Five Rings gives an in-depth look at an event, athlete, or trend in the Olympic sports world and the Olympic movement. In this edition, David DeGuzman looks back at the IAAF Athletics World Championships in Beijing.
What’s great about an event like the IAAF World Championships is the tapestry of stories that take place. Different paths of countless athletes that intersect in a single venue, evolving over the span of nine days. With the Rio Olympics less than a year away, these championships would set the stage and write the prequel for what’s to come in the summer of 2016.
Stories That Inspire
Sport is powerful in many ways and the path to success is different for every athlete. At Beijing 2015, the performances of two athletes in particular will be remembered for how their success on the track was achieved despite obstacles off of it.
Jamaica’s Novlene Williams-Mills ran the anchor leg of the women’s 4×100 meter relay on Saturday, surging from behind the United States in the home stretch to steal gold from the defending Olympic champions. It was a moment of triumph, not just for the Jamaican team, but personally for Williams-Mills, who ran at the London 2012 Olympics with breast cancer. After a fifth-place finish in the 400 meters and a bronze in the relays, she underwent a double mastectomy. Her sister was a victim of ovarian cancer two years prior. Williams-Mills’ heroic leg in the 4×100 relay shows that her amazing story is still being written.
Then there’s Aries Merritt, who as this post is being written is recovering from a kidney transplant. The 30-year-old won bronze in the 110 meter hurdles in Beijing, three months after being told he would need a transplant. The defending Olympic champioin revealed his medical condition in a story published on the IAAF website. Merritt competed with less than 20% kidney function and still managed to get within six hundredths of a second from the gold medal winner, Sergey Shubenkov of Russia.
As for his future? Merritt says he plans to continue competing (via the NY Times):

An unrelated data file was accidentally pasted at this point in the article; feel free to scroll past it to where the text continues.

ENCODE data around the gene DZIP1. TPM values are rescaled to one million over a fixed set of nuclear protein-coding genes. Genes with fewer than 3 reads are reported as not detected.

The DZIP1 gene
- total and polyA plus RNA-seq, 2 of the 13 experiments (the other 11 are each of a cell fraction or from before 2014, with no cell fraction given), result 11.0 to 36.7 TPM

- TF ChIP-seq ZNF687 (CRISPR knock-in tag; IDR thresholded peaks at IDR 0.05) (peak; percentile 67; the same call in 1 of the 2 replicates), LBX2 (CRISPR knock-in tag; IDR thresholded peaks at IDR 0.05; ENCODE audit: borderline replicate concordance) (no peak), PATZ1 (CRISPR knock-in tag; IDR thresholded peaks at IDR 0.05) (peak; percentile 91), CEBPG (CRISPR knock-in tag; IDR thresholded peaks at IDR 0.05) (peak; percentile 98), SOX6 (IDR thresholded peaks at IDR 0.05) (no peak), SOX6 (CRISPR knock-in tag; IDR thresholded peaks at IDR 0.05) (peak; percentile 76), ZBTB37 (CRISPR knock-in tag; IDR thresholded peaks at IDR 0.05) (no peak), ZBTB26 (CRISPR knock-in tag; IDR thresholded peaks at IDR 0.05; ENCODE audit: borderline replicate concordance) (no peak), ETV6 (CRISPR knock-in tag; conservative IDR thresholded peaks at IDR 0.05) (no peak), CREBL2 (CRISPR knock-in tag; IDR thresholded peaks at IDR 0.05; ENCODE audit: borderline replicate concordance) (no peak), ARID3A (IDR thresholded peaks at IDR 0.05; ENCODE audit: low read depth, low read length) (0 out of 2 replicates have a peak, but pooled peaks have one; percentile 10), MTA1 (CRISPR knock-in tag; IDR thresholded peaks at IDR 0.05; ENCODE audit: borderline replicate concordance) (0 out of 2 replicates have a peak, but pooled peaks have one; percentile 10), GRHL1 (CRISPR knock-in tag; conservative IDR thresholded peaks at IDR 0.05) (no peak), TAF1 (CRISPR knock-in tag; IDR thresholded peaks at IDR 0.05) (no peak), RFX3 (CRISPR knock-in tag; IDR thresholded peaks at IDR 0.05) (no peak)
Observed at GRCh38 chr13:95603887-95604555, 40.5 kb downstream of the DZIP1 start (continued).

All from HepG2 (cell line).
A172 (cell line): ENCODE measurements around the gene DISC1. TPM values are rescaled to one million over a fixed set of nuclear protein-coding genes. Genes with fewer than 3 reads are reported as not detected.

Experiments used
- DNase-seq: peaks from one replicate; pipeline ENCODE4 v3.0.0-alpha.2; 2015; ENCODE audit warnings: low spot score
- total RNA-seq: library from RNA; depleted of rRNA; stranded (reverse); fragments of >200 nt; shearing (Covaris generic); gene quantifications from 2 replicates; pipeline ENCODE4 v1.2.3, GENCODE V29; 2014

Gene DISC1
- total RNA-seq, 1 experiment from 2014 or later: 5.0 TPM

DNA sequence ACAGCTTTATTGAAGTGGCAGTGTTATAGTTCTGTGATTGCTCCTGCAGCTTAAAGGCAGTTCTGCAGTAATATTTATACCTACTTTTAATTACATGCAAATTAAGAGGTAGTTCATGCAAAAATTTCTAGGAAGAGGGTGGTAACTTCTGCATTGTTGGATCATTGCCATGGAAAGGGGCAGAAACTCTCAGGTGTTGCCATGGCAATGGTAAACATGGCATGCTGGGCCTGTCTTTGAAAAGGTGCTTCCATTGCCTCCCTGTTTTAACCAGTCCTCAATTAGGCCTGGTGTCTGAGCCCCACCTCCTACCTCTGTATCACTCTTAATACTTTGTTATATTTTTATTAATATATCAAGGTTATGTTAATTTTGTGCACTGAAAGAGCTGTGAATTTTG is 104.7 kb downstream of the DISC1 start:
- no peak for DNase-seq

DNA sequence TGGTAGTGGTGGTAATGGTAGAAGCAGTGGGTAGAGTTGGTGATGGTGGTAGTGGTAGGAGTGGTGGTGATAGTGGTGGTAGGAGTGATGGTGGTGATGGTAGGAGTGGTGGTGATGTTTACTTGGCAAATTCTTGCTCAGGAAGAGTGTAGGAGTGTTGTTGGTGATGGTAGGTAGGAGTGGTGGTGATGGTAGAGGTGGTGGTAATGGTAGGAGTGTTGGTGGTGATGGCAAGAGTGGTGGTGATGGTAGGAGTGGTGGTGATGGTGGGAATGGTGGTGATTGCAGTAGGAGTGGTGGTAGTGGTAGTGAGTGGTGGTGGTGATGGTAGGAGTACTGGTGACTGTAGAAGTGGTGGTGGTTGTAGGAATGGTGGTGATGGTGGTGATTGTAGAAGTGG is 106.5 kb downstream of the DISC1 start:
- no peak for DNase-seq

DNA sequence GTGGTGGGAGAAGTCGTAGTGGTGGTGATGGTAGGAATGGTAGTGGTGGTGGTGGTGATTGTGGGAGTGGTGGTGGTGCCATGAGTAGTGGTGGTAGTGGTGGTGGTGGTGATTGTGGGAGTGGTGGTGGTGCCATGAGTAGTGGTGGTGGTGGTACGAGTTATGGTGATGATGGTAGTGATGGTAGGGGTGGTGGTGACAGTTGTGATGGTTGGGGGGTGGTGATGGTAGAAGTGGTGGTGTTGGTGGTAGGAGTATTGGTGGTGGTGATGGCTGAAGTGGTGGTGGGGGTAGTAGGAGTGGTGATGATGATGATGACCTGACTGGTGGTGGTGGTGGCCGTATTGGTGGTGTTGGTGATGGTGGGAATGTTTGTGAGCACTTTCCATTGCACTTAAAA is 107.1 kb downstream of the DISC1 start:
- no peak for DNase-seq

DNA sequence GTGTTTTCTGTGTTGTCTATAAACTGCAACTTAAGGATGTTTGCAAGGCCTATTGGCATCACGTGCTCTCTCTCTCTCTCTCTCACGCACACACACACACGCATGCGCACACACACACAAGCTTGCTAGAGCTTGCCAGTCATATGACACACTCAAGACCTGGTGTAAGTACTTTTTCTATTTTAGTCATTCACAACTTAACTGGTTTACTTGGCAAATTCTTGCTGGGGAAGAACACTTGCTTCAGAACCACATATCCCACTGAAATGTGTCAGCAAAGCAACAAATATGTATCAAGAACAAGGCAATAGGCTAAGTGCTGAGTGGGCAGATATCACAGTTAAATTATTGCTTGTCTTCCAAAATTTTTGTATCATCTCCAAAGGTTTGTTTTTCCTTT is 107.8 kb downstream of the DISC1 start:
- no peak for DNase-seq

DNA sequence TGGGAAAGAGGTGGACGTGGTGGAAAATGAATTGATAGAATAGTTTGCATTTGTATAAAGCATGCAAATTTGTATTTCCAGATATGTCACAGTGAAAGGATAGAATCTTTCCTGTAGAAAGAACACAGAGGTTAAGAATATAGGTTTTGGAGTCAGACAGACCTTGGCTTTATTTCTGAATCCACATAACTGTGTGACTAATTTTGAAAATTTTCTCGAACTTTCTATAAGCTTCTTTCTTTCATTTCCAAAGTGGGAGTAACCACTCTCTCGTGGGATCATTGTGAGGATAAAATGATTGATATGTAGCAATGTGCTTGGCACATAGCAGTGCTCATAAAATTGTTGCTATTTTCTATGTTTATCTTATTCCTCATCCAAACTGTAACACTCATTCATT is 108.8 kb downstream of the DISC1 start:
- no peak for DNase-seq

“It’s definitely going to be very challenging, definitely more challenging than the Olympic final,” Merritt said. “Because I don’t know if I’ll be able to recover and run again. This could be my last time running. Who knows?”
Merritt said that he still had the Rio Olympics in his sights, even though those Games begin in less than year.
“I’m very optimistic about my surgery,” he said. “You might not see me indoors, but hopefully recovery will go to plan and you’ll see me for outdoor season.”
Should Merritt return and make the Olympic team, it would be an incredible ending to what’s already been an inspiring story.
Schippers Becomes A Break-Out Star
The sprint races have been dominated by either the Americans or Jamaicans in recent years. So it’s a bit refreshing to see a European in the mix, even if there’s a cloud of doubt regarding her success. Dafne Schippers of the Netherlands followed up her silver medal performance in the women’s 100 meter final with a gold in the 200 meters, smashing the European record with a time of 21.63 seconds. Three months ago, the Dutch star was solely focused on the heptathlon. Now, it’s safe to say that her sights are set on a sprint gold medal next year in Rio.
London 2012 Wasn’t A Fluke For Team GB
Tell me you haven’t heard this before. Mo Farah, Jessica Ennis-Hill and Greg Rutherford — all winning gold. The only difference between Beijing 2015 and London 2012 is that those three instances didn’t happen on the same day. Nevertheless, the stars of what was Super Saturday at London’s Olympic Stadium proved that their performances weren’t a fluke, finding the same success three years later.
In total, Team GB finished with seven medals, including four golds, one silver and a pair of bronzes. It’s a good sign of things to come for British athletes heading into the 2016 games.
Ashton Eaton Tops Himself
It wasn’t the greatest World Championship meet for the Americans. An early celebration cost one American a bronze medal (benefiting another USA athlete), baton struggles once again plagued the men’s 4×100 meter relay team, and when all was said and done, the United States took home the least number of medals since 2003.
One of the few highlights from Beijing 2015 was that of Ashton Eaton, who managed to beat his own world record with 9,045 points and looks to be the man to beat in next year’s Olympic decathlon as the American seeks to defend his gold medal. Eaton’s performance is even more remarkable considering he hadn’t competed in a full decathlon since the 2013 World Championships in Moscow.
No One Can Take Down Bolt (Except A Segway)
Bolt’s still got it.
There were doubts about whether he would win gold at these World Championships. But now we’ve learned to never doubt him. And it would be a mistake to do so again next year in Rio.
Usain Bolt beat favorite Justin Gatlin not just once but twice, winning gold and defending his 2013 titles in both the 100 and 200 meter sprints. And he again completed a hat trick by adding gold from the 4×100 meter relay. The Jamaican is the greatest track star of our generation, and it’s a sight to enjoy before it eventually ends.
Of course, out of all the things that happened at these World Championships, this might be the most memorable.